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SALT LAKE CITY — Beautiful fall colors mean changing temperatures and the looming arrival of winter. Get a head start on the shifting seasons by readying your home for less sunlight and more time spent indoors.
Clean light fixtures
Shorter days mean more time spent indoors and lights being on longer. Now is the time to change any burned-out light bulbs and clean the light fixtures. Most light fixtures can be cleaned with a little soapy water. If time is limited, then just dusting your fixtures can help brighten a room. Don’t forget to clean the outside lights; you’ll want to be aware of any future patches of ice.
While you enjoyed spending time outside this summer, it’s likely you brought some of the great outdoors inside, where it got embedded in the carpet. Have the carpets cleaned in preparation for all the time you are about to spend inside. If money is an issue, consider cleaning only the room you use most. Or give the place a good vacuuming, completely moving furniture aside to go over the entire room.
Change furnace filter
The changing seasons have likely left a lot of pollen and dust in your furnace filter. Most filters should be changed every one to four months, depending on how often windows have been open, or if you have pets.
Colder temperatures often bring inversions. While there is very little you can do to change the outside air, take charge of what you breathe inside with a fresh furnace filter.
Clean window coverings
If you’ve enjoyed spring and fall with open windows, you’re not alone. But all that fresh air constantly moving about in the house likely created dust buildup on the blinds and curtains. Windows are about to be closed for several months, so now is the time to clean your window treatments. Whether you completely give them an overhaul and scrub down every last inch or just dust them off, anything is better than nothing. You’ll be surprised with how having clean window coverings can help the mood in your home.
Wash down walls and baseboards
All the bustle of summer and school starting likely left you with little time to clean the walls and baseboards. Now that vacations are over and schedules are more fixed, it is a good time to wipe them down. Most marks can be removed with just a wet rag. If a budding child artist has made his mark, you might need more extreme methods of cleaning.
Clean out garage/carportSummer activities have likely invaded your garage or carport, leaving little room for what the space was meant for: the automobile. Tidy up the parking space and give it a good sweep. In a month or two, melting snow and slush will hijack rides on your car, leaving puddles in their wake. By getting rid of the dirt in the garage, you’ll be less likely to find mud in the mornings.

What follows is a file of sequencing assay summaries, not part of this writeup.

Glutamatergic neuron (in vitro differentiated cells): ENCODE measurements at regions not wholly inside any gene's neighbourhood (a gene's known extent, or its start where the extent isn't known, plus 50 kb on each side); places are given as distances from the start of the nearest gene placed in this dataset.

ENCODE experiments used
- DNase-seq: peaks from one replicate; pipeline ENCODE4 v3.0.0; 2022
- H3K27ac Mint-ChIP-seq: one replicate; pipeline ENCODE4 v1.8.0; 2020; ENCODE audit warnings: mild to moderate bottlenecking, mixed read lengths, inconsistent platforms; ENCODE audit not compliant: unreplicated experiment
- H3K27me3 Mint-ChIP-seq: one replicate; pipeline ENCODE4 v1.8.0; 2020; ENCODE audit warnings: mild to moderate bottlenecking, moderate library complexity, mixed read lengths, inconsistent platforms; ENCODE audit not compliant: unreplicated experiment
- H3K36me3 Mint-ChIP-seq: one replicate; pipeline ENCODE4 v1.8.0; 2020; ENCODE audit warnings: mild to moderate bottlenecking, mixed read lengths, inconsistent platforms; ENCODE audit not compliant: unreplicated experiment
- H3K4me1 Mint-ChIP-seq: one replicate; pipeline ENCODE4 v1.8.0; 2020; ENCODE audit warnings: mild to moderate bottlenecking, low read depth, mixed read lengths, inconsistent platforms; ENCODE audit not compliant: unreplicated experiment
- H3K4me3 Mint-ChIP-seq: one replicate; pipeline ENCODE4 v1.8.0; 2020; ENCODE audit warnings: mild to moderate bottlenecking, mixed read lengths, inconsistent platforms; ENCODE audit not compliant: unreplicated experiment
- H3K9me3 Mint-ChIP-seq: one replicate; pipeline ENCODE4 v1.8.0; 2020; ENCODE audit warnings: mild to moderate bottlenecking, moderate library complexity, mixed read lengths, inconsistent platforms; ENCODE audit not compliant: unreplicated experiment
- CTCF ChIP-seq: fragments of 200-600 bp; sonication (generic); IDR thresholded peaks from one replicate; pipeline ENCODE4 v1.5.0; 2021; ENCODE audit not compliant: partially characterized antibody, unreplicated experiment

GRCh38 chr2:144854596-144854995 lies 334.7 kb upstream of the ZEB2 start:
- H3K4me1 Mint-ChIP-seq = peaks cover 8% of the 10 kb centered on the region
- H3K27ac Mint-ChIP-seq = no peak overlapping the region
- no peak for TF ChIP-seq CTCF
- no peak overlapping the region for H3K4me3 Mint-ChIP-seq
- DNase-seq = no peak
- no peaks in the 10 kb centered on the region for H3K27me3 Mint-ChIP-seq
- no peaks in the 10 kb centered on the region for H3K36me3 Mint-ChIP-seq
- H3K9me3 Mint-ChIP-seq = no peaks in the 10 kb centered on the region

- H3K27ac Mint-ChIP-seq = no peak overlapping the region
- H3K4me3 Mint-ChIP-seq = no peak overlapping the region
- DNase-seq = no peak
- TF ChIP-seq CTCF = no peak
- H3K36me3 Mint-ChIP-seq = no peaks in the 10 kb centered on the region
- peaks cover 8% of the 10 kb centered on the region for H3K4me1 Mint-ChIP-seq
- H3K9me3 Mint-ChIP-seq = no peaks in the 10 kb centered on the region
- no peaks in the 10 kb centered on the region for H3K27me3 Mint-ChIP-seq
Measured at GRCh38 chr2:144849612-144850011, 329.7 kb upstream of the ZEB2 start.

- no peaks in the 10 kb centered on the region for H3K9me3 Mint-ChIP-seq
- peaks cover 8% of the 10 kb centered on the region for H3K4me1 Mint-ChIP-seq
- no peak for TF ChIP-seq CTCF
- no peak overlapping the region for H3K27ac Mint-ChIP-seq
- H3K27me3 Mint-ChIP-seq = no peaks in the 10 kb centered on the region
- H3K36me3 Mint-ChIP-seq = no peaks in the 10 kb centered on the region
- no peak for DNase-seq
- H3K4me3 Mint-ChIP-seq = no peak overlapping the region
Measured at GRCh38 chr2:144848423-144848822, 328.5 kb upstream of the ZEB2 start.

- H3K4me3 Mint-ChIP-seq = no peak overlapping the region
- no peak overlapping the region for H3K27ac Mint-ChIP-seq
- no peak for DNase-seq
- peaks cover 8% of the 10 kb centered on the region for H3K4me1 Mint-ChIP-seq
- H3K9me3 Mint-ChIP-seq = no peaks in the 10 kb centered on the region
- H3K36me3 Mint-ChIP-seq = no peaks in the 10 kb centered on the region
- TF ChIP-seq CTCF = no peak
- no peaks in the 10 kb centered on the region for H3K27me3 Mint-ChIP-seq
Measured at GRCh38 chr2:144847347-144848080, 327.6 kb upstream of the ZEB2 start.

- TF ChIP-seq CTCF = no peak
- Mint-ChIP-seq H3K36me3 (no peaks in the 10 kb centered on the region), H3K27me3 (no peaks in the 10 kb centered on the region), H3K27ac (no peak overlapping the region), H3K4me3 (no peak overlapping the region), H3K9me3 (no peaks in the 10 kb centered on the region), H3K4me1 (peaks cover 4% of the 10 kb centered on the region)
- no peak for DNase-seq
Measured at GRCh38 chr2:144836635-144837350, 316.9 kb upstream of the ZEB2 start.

Clean out closets
Cooler weather means more clothing. It’s time to clean out all the stuff that migrated into the closet and make room for coats, boots, gloves and scarves.
Consider placing a bin or basket inside the closet for smaller items. That way, when a glove is missing, you can narrow the search to one container, instead of the entire closet.
Check smoke and carbon monoxide detectors
Smoke and carbon monoxide detectors can get clogged with dust, causing them to either sound the alarm or exhibit decreased sensitivity to possible threats. Using a brush attachment, take a few minutes and vacuum your smoke alarms. If you don’t have a smoke or carbon monoxide detector, now is a great time to protect your family by installing one.
Clean the oven
Cleaning the oven can be a hot, smelly job that is made easier by having several windows open. Autumn, with its window-open cooler temperatures, is the perfect time to get this job done. Check on what kind of oven you have, and the cleaning method that will work best, before starting. Although cleaning the oven takes some scheduling and can be a pain, you’ll be glad you did it when the holidays start.
If this list seems overwhelming and your time is limited, don’t despair. Decide which one item your house could benefit from most and concentrate on that.
Can you think of something that should be on this list? Feel free to add to it in the comments.
Elizabeth Reid has bachelor degrees in economics and history. She has worked in retail, medical billing, catering, education and business fields. Her favorite occupation is that of wife and mother. She blogs at www.agoodreid.blogspot.com.